In January of 2016 Penguin Random House UK announced they were taking all degree requirements off their job applications. Ironically, at that same time many of us in GWU Cohort 12 were making the decision to attend Graduate School.

“Not having been through higher education will no longer preclude anyone from joining and progressing their career” was the statement that came down from the HR department. In an effort to reach the widest audience possible Penguin Random declared, “We believe this is critical to our future: to publish the best books that appeal to readers everywhere, we need to have people from different backgrounds with different perspectives and a workforce that truly reflects today’s society.”

Similarly, UK accounting firm Price Waterhouse Coopers made a parallel move in their industry, discontinuing the basis of hiring on a rating system. Ernst & Young, Britain’s biggest graduate recruiter, did the same citing: “We want to attract the best people to help grow and shape the future of our company, regardless of their background – and that means that we need to think and act differently. Simply, if you’re talented and you have potential, we want to hear from you.”

In February 2016 a discussion at The Scholarly Kitchen asked, Is It Necessary to Have An Advanced Degree To Succeed in Publishing? The resounding answer from the panel: “it depends.” One response: “People with advanced degrees have already demonstrated their ability to learn things, to learn on a large scale, and to learn quickly: this has a reasonable chance to carry over.” Another: “Necessary? No. Helpful? Sometimes.” And concluding: “There are many factors that lead to an individual’s success in any field. Their preparatory education is only one of those variables. Finding their passion seems to be another, as is drive, lifestyle requirements, cultural fit, etc. To anticipate success or failure based on education alone feels like a vast oversimplification.”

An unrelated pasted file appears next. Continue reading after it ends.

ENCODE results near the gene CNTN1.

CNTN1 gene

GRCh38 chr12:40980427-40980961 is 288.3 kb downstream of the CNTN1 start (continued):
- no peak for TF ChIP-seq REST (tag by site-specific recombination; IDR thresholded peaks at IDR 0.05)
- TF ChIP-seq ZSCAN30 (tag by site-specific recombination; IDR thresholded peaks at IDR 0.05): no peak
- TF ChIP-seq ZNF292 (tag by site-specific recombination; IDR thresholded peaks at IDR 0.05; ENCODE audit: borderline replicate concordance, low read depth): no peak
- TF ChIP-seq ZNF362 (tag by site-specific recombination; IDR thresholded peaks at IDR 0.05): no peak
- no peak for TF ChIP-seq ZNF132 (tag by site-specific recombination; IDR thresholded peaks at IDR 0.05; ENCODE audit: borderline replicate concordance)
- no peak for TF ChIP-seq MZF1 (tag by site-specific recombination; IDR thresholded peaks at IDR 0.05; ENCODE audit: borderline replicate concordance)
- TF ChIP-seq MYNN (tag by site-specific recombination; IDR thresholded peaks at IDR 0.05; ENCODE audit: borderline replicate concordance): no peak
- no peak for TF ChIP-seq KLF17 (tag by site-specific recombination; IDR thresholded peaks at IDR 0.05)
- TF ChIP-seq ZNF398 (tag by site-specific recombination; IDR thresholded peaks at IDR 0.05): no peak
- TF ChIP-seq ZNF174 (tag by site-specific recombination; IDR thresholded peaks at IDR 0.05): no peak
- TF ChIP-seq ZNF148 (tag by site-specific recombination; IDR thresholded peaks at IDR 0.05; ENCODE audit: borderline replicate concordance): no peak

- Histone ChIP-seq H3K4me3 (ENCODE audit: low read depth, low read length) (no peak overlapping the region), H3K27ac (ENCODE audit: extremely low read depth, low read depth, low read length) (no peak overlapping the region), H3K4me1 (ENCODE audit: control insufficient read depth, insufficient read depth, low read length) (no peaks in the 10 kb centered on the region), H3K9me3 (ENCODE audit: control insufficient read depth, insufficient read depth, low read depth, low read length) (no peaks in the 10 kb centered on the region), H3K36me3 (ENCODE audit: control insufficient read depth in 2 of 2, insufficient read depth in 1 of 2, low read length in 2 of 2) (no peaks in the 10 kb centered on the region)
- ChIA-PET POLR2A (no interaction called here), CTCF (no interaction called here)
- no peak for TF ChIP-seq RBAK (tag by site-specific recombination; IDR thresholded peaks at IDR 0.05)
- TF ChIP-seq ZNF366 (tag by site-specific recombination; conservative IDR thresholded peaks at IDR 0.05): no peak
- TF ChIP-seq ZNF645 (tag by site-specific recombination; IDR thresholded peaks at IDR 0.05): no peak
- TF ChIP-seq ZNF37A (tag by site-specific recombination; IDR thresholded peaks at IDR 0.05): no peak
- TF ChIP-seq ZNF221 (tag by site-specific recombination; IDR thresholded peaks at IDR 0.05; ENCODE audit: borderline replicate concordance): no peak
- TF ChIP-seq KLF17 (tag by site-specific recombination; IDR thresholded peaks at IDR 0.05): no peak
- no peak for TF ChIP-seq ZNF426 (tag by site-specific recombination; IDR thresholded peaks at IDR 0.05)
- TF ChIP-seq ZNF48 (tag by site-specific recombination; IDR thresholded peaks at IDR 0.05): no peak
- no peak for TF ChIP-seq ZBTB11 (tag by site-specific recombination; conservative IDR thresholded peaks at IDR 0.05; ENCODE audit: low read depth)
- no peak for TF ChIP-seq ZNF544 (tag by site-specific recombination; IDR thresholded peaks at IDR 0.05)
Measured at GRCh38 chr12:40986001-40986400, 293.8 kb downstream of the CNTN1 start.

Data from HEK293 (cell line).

In August 2016 Brian O’Leary proposed the idea that “book publishing would benefit from an investment in certification.” He continued, “The industry has yet to develop a core curriculum that describes what we expect from a digitally literate editor, publisher, or marketer.”

O’Leary believes the graduate programs are incomplete. Our professors at GWU might disagree with his assessment: “The courses are for the most part taught by industry professionals who develop their own curriculum based on experience, not cutting-edge research. This approach means that degree candidates hear past practices as best practices, at a time when digital access is changing the rules. Few address supply-chain issues, even though the most junior editors need to understand how to use and interpret data drawn from distribution and sales. Technology has made both print and digital book production much more flexible and complex, but courses on those topics are rare.”

O’Leary concludes with the idea that certification programs would give publishing “an opportunity to celebrate those among us who want to improve themselves and our industry.” And that “we need that kind of commitment in publishing, both to retain our most committed talent and to foster a culture of education and improvement.”

And finally, this week in Frankfurt, a keynote by Wiley CEO Mark Allin shared: “Wiley works with universities and corporations around the world to address the ‘global talent crisis’ helping to identify employment opportunities and help recruit, develop and retain talent.” Allin claimed that “college graduates are not receiving all of the skills needed, and they will be competing for jobs that have yet to be created.”

Disruption can be frightening, as can the culture of “good enough.” Whether potential and passion can replace experience and knowledge is yet to be determined, but we here in Cohort 12 are proudly on the frontlines of learning, preserving, extending, adapting, and improving ourselves and the publishing industry, for the greater good.


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